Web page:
China comes in for some unusually explicit criticism from the Government in a defence document just released by Defence Minister Ron Mark, the Strategic Defence Policy Statement.

The paper makes veiled references to growing tension with the United States and will form the basis of future Defence decisions, including acquiring new assets and the development of relationships.

It warns that Great Power competition and complex transnational threats "will disrupt New Zealand's neighbourhood in ways not previously seen".

It also reaffirms that New Zealand would respond in the event of a direct military attack on Australia.


The international rules-based order, which supported New Zealand's independent foreign policy, was coming under pressure, the paper said.

New Zealand had an obligation to support the order "and be willing to support the prevention or resolution of conflict within and between states".

"New Zealand's security outlook and its expansive maritime environment may be shaped most powerfully by a combination of forces putting pressure on the international-rules based order, which will play out in newly potent ways close to home."

One of the forces was the growing importance of spheres of influence, with some states pursuing greater influence in ways that sometimes challenged international norms.

As China had integrated into the international order, it had not consistently adopted the governance and values championed by the order's traditional leaders, the paper says.

"Both domestically and as a basis for international engagement, China holds views on human rights and freedom of information that stand in contrast to those that prevail in New Zealand."

It says China has set an alternative model of development - a liberalising economy without liberal democracy – challenging conventional wisdom in the West that the two go hand-in-hand.

Referring to the bases that China has built on artificial islands in the Spratly and Paracel islands, it says "these posts now feature new radar and communications arrays, airstrips and hangars, deep water harbours, and weapons systems, which provide China with the ability to quickly deploy a range of additional capabilities in and around key international shipping lanes".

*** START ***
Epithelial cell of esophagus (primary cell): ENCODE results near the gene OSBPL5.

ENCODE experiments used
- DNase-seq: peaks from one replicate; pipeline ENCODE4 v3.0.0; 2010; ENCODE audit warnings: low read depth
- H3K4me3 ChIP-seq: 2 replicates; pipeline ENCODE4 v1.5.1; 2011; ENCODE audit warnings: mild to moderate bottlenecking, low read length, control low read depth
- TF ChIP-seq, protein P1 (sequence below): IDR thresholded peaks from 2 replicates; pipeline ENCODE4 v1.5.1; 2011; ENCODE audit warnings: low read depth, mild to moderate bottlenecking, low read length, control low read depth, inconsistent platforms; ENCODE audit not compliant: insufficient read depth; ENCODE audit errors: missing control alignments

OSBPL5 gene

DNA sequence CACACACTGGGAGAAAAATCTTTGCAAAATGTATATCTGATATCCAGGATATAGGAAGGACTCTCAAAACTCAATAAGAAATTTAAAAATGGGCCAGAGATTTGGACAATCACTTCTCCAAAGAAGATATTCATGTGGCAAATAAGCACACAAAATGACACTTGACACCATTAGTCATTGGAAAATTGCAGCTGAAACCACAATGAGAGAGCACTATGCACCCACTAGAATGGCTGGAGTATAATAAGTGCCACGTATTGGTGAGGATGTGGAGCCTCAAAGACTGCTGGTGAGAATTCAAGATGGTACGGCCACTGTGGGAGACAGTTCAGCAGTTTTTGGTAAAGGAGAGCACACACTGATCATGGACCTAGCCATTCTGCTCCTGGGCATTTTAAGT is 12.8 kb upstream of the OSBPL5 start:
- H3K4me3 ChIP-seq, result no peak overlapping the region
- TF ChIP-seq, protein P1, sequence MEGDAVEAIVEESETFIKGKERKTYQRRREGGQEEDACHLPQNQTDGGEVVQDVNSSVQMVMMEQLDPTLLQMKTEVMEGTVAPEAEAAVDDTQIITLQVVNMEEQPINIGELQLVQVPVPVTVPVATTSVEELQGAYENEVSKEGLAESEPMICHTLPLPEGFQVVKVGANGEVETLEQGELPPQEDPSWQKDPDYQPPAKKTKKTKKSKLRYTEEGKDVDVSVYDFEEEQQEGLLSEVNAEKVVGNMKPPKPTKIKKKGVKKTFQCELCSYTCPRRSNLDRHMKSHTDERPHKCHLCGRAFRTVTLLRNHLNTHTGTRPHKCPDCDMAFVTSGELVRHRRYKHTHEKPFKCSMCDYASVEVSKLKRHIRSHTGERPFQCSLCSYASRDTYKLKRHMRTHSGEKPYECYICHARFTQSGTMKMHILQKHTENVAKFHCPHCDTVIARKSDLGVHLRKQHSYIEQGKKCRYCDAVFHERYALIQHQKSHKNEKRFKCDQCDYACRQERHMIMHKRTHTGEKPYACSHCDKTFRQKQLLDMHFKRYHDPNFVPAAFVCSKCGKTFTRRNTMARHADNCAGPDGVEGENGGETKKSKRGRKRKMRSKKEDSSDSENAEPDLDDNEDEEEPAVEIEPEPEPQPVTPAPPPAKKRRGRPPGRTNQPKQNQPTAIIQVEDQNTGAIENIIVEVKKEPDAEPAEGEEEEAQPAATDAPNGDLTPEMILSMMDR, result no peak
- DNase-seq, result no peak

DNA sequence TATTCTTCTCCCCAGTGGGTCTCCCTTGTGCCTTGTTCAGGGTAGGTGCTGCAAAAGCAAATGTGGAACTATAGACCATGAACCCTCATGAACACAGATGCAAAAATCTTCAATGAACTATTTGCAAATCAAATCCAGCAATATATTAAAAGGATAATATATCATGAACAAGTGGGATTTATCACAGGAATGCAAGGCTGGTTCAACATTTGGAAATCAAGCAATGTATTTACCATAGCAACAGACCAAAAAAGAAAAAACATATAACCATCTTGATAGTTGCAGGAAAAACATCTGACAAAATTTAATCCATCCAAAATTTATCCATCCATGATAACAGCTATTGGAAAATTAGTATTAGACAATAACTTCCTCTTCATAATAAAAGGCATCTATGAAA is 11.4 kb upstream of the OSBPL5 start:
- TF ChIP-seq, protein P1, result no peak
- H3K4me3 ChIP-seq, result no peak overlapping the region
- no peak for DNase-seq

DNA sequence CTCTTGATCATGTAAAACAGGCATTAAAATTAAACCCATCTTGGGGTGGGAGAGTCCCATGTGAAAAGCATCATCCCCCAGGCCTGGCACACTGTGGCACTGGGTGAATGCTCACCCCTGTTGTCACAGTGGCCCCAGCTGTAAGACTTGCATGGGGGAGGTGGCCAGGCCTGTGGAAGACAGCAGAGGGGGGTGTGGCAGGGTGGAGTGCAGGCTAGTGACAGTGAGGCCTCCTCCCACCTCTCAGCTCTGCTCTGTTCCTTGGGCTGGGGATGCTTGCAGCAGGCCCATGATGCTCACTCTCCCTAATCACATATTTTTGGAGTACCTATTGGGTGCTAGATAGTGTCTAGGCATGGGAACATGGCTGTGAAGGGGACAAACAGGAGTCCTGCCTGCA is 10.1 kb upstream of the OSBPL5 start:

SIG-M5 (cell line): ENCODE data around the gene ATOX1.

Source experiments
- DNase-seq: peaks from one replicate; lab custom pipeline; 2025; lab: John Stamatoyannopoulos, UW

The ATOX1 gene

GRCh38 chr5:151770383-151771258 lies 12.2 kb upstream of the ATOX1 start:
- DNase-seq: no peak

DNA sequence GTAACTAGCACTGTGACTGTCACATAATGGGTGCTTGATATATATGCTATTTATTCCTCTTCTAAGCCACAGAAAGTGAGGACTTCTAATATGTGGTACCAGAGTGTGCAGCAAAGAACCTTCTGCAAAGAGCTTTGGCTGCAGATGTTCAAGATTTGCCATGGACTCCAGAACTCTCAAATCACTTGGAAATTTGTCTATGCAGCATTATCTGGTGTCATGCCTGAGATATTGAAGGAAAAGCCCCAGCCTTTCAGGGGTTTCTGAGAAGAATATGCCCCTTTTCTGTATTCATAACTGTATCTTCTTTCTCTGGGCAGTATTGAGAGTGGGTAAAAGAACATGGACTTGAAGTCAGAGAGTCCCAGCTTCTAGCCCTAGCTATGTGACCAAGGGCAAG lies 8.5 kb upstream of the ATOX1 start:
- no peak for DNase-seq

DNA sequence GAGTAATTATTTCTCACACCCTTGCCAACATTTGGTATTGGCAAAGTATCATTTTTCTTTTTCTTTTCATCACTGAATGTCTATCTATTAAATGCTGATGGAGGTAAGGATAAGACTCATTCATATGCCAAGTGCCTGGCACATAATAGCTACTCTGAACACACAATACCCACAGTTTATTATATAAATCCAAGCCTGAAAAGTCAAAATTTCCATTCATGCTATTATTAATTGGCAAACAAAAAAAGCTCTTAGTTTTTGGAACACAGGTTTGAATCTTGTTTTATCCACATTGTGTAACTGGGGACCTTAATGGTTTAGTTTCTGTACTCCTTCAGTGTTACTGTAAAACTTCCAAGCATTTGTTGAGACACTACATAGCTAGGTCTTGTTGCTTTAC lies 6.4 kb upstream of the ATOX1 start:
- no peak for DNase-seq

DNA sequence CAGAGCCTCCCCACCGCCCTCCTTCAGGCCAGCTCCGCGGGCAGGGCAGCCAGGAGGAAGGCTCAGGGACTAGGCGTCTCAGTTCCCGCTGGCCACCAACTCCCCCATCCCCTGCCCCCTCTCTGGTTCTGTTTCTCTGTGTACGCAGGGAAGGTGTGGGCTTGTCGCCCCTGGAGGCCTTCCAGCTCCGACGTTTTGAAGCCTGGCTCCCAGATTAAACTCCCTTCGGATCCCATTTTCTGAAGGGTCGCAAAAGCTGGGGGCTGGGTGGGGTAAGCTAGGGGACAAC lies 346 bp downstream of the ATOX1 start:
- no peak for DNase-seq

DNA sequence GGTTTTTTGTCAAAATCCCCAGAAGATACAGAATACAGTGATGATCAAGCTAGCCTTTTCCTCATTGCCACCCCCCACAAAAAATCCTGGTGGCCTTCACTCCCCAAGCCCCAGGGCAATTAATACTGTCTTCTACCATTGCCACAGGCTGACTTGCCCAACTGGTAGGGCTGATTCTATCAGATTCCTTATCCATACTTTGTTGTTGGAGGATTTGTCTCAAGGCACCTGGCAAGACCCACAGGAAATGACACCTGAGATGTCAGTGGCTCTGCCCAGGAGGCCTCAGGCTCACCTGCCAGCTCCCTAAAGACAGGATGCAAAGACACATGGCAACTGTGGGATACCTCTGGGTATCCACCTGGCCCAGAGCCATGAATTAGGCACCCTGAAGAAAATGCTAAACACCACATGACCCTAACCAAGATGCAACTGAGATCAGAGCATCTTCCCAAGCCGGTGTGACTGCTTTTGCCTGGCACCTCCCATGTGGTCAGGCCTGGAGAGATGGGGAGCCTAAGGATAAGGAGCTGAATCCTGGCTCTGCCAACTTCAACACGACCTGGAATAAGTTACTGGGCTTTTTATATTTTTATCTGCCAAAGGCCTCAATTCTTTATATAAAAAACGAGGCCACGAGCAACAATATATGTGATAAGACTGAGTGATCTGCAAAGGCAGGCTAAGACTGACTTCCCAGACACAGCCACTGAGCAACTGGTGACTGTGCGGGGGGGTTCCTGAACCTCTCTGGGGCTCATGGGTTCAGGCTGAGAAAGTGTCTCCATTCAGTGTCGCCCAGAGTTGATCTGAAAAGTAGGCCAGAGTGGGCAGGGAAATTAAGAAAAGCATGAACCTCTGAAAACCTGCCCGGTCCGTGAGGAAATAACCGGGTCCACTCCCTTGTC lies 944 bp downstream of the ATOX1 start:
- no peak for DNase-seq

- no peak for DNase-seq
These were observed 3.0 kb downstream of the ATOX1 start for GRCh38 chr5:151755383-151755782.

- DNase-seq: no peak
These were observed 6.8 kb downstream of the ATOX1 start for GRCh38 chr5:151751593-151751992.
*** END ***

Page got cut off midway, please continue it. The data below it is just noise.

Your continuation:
The reference to "Great Power competition" echoes a theme of a major foreign speech a week ago by Foreign Minister and Mark's New Zealand First leader, Winston Peters.

But whereas Peters' speech raised questions about how New Zealand exhibits an independent foreign policy in such a strategic environment, the Defence paper explicitly says New Zealand should be ready to stand alongside traditional friends.

"Increasing challenges to Asia-Pacific security, including the undermining of the existing regional order, could impact New Zealand's security and prosperity," the paper says.

"It is important that New Zealand is able to contribute Defence capabilities in support of Asia-Pacific regional security as well as worldwide in support of the maintenance of in the international rules-based order…

"The Defence Force must be able to operate effectively with New Zealand's key security partners, including with our ally Australia, and our other Five Eyes Partners [US, UK and Canada].

It says that Defence must be "clear-eyed" about the implications of geostrategic competition and the range of effects and insecurities that may impact on partners in the neighbourhood and further afield.

"Defence should stand ready to assist partners and multilateral institutions in ways the Government may direct."

The statement says the two other forces impacting on the rules-based orders are first, challenges to open societies and Western liberalism, driven by rising disillusionment with existing arrangements within those societies; and second, a collection of complex disruptors including climate change, new technologies changing the nature of conflict, extremist ideologies and transnational organised crime.

The United States doesn't feature very much in the paper but it is cited as an example under "challenges to open societies": "Uncertainty about the future international role of the United States has disruptive implications in itself…The United States' national security strategy acknowledges a more competitive environment that will test its ability to remain a peerless global military power."

The paper emphasises the importance of space-based systems [satellites] to New Zealand's wellbeing and to Defence Force Operations.

"Defence now has an important role in contributing to international efforts to ensure secure access to space-based services."

[The Strategic Defence Policy Statement 2018 will be available from 12 pm on July 6].